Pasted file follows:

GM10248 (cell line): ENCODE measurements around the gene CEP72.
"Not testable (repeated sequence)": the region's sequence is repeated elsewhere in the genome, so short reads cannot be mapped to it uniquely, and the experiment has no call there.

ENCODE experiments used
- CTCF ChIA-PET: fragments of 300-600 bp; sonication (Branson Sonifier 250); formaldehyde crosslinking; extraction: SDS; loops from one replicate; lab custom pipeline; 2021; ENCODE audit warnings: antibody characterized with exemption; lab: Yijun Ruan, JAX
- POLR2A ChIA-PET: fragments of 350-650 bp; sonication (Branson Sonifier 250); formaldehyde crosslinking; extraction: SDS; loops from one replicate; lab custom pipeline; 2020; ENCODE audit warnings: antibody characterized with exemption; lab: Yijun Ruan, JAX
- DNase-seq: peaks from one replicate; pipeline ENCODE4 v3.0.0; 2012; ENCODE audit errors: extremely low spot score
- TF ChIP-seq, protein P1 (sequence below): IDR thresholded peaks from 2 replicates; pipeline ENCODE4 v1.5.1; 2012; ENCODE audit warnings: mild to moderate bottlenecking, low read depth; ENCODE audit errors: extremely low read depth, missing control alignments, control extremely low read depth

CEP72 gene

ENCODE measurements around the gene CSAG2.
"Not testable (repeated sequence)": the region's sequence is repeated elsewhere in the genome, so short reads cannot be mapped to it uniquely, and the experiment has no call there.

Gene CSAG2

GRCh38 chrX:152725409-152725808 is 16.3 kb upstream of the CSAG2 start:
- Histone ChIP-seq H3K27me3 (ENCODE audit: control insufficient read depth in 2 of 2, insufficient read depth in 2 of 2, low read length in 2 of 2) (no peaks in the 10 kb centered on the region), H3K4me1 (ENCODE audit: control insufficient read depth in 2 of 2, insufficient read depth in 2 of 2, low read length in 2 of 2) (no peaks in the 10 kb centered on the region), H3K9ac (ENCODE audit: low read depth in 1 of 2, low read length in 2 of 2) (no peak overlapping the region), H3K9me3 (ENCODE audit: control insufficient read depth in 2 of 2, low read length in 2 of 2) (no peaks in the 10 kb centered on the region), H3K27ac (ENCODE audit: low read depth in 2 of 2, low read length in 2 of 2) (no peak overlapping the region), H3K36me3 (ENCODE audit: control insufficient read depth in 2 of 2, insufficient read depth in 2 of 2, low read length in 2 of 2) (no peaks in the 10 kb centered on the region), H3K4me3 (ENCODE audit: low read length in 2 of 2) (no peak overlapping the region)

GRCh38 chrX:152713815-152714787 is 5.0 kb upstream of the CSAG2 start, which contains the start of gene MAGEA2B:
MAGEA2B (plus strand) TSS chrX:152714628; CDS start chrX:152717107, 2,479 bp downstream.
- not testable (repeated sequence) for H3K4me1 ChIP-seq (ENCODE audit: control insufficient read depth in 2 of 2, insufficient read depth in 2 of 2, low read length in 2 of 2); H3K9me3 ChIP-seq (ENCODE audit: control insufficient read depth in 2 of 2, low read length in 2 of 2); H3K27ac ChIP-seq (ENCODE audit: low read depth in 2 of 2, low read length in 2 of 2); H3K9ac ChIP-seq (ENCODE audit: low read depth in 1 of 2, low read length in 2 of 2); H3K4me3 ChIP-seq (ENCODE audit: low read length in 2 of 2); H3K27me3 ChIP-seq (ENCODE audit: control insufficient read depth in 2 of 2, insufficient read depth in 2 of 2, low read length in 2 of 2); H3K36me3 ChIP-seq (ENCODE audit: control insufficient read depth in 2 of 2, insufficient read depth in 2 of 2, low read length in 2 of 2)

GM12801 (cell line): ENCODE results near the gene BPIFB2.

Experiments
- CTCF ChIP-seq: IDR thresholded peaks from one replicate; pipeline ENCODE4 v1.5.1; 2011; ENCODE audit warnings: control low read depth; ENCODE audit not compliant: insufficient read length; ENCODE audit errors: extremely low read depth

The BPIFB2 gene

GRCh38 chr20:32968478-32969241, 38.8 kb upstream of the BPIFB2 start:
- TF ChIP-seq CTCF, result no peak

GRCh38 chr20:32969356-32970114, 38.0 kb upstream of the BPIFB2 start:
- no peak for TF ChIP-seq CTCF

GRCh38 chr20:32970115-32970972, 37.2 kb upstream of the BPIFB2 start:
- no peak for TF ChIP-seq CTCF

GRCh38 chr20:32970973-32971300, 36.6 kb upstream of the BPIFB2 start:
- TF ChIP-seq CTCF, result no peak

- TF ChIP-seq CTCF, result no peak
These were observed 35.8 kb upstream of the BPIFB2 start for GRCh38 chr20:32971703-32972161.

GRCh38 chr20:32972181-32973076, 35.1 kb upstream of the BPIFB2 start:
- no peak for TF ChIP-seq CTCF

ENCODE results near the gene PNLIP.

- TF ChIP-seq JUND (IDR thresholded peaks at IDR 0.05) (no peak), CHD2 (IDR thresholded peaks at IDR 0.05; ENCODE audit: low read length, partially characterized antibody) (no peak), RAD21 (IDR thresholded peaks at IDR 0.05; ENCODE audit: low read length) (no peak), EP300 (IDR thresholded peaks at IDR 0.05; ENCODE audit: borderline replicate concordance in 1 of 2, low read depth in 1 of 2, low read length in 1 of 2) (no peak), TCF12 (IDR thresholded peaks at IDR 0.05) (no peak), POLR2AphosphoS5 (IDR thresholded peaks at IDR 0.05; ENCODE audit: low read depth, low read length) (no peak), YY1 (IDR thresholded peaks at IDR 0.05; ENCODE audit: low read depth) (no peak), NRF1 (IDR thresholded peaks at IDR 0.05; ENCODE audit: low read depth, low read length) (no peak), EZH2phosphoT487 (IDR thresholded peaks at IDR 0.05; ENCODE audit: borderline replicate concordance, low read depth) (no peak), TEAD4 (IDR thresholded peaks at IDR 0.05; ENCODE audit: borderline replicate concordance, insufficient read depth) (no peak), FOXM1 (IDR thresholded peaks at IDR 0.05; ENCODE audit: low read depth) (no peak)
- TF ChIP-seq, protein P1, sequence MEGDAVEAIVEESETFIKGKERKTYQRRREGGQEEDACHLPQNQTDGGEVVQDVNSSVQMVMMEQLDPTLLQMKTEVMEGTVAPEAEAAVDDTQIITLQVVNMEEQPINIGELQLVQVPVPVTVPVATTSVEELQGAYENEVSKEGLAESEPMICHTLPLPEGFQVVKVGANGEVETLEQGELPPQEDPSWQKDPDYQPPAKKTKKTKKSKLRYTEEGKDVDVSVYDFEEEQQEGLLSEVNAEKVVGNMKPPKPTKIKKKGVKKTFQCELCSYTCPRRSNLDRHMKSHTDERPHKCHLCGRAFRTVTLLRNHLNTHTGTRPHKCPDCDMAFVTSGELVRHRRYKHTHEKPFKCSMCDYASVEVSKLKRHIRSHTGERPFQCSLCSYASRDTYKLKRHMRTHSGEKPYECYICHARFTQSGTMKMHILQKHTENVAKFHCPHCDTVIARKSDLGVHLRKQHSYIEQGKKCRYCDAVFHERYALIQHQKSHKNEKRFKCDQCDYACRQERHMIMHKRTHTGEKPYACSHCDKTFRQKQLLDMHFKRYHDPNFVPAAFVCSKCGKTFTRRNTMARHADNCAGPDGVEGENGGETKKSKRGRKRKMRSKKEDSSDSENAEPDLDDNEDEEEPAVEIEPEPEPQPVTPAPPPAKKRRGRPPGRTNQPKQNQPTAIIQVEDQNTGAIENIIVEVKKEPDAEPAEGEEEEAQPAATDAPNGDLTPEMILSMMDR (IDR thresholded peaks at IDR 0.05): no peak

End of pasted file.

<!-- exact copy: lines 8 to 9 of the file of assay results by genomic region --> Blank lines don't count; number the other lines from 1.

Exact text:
CEP72 gene

ENCODE measurements around the gene CSAG2.